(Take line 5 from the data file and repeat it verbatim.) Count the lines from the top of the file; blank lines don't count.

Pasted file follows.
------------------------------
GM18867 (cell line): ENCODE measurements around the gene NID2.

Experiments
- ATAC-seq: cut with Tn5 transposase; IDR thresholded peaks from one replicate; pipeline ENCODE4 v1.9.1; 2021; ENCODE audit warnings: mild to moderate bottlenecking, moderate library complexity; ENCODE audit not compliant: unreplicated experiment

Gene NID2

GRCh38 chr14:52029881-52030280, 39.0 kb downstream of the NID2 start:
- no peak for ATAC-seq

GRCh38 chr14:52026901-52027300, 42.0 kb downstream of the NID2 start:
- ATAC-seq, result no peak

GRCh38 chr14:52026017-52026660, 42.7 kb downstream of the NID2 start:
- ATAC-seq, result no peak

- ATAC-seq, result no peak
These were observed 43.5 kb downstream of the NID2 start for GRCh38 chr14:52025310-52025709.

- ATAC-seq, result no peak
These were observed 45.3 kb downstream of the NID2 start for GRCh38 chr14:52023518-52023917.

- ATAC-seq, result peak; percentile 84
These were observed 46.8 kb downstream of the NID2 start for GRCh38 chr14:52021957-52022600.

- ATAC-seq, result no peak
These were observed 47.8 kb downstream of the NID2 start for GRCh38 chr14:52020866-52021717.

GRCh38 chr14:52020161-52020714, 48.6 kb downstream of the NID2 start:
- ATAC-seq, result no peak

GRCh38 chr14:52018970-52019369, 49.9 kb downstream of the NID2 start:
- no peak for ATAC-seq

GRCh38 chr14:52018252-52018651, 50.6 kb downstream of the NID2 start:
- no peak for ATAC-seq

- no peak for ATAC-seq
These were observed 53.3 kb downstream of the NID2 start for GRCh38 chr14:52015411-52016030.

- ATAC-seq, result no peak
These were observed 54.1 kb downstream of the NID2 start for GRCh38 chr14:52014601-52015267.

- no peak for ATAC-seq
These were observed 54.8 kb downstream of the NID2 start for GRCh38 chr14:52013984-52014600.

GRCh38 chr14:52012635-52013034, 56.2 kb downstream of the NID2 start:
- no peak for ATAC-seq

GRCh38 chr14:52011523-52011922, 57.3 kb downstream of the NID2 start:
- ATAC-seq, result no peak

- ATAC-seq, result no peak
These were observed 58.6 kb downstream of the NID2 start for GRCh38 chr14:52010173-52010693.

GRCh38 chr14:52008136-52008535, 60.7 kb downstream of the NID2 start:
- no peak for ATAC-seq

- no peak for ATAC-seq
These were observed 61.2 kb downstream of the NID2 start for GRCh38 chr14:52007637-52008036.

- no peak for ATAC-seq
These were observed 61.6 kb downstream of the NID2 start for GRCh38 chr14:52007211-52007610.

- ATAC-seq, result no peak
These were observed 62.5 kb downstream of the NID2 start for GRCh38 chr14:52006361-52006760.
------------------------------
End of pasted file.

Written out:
GRCh38 chr14:52029881-52030280, 39.0 kb downstream of the NID2 start: